palate Sweet, very fruity. Cheek-puckering tannin, almost a smokiness on the back end, a lingering bitterness that’s not really that pleasant. Pretty alcoholic, too, finishing with some black licorice.

This is a big wine, but maybe not in the right ways. At times it reminds me of a fruity-smelling magic marker. You know the ones I mean.
Rating: 2.5 corks corkcorkhalfcork

Results: Don Giovanni was wine 1, and Ty Caton was wine 2. In a way, this probably wasn’t a fair comparison. These wines are completely different styles, and since this wasn’t DOUBLE blind (i.e. I would have no idea which wines I was tasting at all), I had my suspicions about which wine was which right from the get-go. The DG had an aroma that I pick up in many, many FL reds, which I describe as “potpourri” only because I’m not really sure what to call it. My hypothesis is that it comes from extended maceration and/or long extraction periods, which can add a lot of color to a wine from a wet vintage, but also extract some undesirables from the skins. I’ll keep you posted. Meanwhile, the TC can come off like a typical California WAY overripe, jammy, syrupy, alcoholic mess. 15.7% alcohol? It may as well be madeira! This may be a style that some critics really go for, but for me, I prefer the Don Giovanni. That being said, it’s not without its flaws, and I definitely wouldn’t say that it could beat ANY merlot out there.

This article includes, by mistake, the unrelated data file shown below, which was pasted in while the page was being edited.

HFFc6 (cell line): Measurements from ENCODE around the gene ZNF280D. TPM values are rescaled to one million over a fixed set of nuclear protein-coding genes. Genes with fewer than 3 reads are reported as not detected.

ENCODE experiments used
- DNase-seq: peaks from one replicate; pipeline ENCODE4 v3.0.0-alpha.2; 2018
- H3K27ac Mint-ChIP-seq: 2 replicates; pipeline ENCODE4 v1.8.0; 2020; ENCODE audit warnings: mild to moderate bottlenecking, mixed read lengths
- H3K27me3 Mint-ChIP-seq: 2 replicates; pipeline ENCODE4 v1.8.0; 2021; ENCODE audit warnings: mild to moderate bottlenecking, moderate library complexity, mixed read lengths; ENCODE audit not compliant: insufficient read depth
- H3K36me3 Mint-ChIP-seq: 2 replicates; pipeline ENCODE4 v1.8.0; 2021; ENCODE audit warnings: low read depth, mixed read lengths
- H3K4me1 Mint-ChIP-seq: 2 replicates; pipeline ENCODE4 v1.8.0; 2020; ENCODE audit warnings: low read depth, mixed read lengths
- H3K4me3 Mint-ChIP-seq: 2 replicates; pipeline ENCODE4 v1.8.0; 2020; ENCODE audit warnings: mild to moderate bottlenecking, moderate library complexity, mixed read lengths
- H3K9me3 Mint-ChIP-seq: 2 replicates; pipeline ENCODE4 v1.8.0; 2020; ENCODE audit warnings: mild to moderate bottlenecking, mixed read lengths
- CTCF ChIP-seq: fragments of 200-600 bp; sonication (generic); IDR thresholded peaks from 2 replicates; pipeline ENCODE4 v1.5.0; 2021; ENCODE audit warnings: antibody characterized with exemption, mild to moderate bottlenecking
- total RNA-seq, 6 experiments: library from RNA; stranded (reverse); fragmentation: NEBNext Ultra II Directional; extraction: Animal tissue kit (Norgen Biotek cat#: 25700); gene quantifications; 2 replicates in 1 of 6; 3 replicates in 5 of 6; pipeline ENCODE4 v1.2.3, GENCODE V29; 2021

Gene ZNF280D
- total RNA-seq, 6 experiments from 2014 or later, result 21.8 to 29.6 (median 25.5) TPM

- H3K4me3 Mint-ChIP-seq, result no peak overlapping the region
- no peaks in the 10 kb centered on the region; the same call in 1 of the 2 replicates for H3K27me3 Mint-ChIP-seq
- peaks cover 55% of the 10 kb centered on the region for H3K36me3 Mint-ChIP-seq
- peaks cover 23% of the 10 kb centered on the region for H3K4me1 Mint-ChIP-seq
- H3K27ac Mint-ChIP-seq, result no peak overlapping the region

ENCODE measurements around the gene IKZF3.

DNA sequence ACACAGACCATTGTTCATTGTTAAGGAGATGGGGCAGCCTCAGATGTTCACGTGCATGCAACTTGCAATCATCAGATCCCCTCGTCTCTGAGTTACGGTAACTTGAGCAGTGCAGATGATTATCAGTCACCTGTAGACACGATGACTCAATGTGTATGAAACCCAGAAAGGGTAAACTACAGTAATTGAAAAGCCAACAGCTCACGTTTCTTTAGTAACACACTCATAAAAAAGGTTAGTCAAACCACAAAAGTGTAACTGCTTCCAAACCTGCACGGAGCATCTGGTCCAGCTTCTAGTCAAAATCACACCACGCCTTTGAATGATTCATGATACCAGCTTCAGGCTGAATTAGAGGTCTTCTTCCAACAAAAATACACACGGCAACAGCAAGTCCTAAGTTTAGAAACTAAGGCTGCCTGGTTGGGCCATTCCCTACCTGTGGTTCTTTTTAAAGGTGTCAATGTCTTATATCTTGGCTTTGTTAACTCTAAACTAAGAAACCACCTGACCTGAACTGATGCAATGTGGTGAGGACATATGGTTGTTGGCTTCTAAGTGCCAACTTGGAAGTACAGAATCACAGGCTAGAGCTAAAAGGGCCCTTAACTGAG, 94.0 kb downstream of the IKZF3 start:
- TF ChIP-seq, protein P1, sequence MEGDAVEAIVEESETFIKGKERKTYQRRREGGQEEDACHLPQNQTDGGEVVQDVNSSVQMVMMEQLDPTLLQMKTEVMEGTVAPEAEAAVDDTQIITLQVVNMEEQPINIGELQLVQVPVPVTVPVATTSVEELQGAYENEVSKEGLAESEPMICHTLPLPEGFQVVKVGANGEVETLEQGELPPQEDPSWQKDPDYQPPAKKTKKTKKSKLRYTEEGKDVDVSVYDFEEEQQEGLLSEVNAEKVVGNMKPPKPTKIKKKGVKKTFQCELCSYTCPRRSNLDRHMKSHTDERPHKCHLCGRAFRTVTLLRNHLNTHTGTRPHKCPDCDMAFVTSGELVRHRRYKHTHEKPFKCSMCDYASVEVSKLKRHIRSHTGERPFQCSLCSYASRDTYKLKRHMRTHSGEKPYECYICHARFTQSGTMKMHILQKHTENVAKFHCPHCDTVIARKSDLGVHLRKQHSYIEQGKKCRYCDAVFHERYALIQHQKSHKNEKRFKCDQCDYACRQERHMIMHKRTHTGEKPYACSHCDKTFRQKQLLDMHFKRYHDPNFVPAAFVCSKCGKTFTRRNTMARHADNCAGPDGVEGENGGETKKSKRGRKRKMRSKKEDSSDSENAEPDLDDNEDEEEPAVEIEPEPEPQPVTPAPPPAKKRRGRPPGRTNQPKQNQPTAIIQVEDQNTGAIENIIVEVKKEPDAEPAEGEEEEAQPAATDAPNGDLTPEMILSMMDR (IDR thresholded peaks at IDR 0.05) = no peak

A note about blind tastings: It’s important to point out that nobody buys wine blind. Nobody goes to the store and says to the clerk, “I’ve got $20, surprise me!” (though I might do that someday, sounds like fun). With so many wines out there (on the order of 10,000 labels authorized for sale in the US in 2007), there’s no way one can try them all and buy based on experience. The more adventurous consumers will reach for varietals and regions they haven’t had before, but it seems that in general, people buy wine based on lots of psychological factors that have little to do with the quality of the wine in question. This could explain why the results of truly blind tastings can often be rather surprising, especially to the tasters. However, human psychology is rather out of my jurisdiction and I’m content to just say that people do weird things sometimes.

I’ve been to Silver Springs a few times and whenever I go, the winemaker, John Zuccarino, is pouring behind the bar. The guy is nothing if not extremely enthusiastic about wine and the wines that he makes. Many times my friends have remarked that it was their favorite stop along the way on Seneca, even if the winemaker’s presence is a bit overwhelming for some. He makes some pretty good reds, and I highly recommend stopping by there if you’re traveling up the east side of Seneca.


This is only a small portion of the detritus floating in my spit cup after tasting these two wines.

Hey gang! Here’s an experiment that you can do at home! Make sure you get your parents’ permission, though. In the winespeak dictionary, I explain how it’s thought that the mechanism of astringency is the precipitation of proteins in saliva by tannins. Additionally, perception of astringency correlates well with protein precipitation assays (Ref: Kennedy et al.,, “Analysis of Tannins in Red Wine Using Multiple Methods: Correlation with Perceived Astringency “, AJEV, 2006) Well, if you’ve got a spit bucket, you can observe this phenomenon for yourself!  All that chunky stuff floating around when you spit out a red wine is precipitated protein, mostly PRPs (proline-rich proteins).  It’s thought that PRPs evolved as a defense mechanism against polyphenolic compounds, like tannins (Ref: Baxter et al., “Multiple interactions between polyphenols and a salivary proline-rich protein repeat result in complexation and precipitation.”, Biochemistry, 1997).

Published in: on 30 March 2009 at 3:14 am  Comments (3)